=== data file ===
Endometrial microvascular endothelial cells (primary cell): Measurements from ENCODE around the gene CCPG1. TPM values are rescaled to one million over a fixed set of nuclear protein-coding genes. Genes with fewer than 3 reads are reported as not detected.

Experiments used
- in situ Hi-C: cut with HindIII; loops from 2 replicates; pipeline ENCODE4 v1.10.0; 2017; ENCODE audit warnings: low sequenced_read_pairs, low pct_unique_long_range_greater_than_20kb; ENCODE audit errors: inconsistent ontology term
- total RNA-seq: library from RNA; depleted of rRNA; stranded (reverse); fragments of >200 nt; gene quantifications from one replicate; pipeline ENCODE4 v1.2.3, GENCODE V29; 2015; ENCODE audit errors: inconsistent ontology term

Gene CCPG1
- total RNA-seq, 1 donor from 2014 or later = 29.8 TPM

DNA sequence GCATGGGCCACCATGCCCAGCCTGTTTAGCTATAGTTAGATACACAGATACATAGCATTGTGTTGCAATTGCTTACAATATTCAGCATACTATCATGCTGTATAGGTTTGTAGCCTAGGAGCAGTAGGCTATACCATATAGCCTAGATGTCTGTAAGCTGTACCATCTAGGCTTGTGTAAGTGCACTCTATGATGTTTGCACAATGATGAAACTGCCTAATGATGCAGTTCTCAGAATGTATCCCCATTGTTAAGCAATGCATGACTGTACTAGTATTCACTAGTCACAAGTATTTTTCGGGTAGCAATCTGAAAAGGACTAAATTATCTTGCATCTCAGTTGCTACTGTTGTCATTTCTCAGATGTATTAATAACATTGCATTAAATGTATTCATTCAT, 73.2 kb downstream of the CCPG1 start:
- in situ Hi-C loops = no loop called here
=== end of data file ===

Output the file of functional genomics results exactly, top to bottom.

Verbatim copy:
Endometrial microvascular endothelial cells (primary cell): Measurements from ENCODE around the gene CCPG1. TPM values are rescaled to one million over a fixed set of nuclear protein-coding genes. Genes with fewer than 3 reads are reported as not detected.

Experiments used
- in situ Hi-C: cut with HindIII; loops from 2 replicates; pipeline ENCODE4 v1.10.0; 2017; ENCODE audit warnings: low sequenced_read_pairs, low pct_unique_long_range_greater_than_20kb; ENCODE audit errors: inconsistent ontology term
- total RNA-seq: library from RNA; depleted of rRNA; stranded (reverse); fragments of >200 nt; gene quantifications from one replicate; pipeline ENCODE4 v1.2.3, GENCODE V29; 2015; ENCODE audit errors: inconsistent ontology term

Gene CCPG1
- total RNA-seq, 1 donor from 2014 or later = 29.8 TPM

DNA sequence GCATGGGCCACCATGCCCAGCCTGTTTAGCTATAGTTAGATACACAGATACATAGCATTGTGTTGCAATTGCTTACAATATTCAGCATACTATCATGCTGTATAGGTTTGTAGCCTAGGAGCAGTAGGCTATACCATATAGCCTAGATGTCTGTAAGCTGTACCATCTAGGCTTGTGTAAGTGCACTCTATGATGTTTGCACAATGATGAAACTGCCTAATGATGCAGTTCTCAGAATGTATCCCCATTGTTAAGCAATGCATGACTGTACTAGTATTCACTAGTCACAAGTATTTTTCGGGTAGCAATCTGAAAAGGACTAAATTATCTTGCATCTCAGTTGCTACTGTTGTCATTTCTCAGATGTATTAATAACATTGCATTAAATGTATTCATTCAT, 73.2 kb downstream of the CCPG1 start:
- in situ Hi-C loops = no loop called here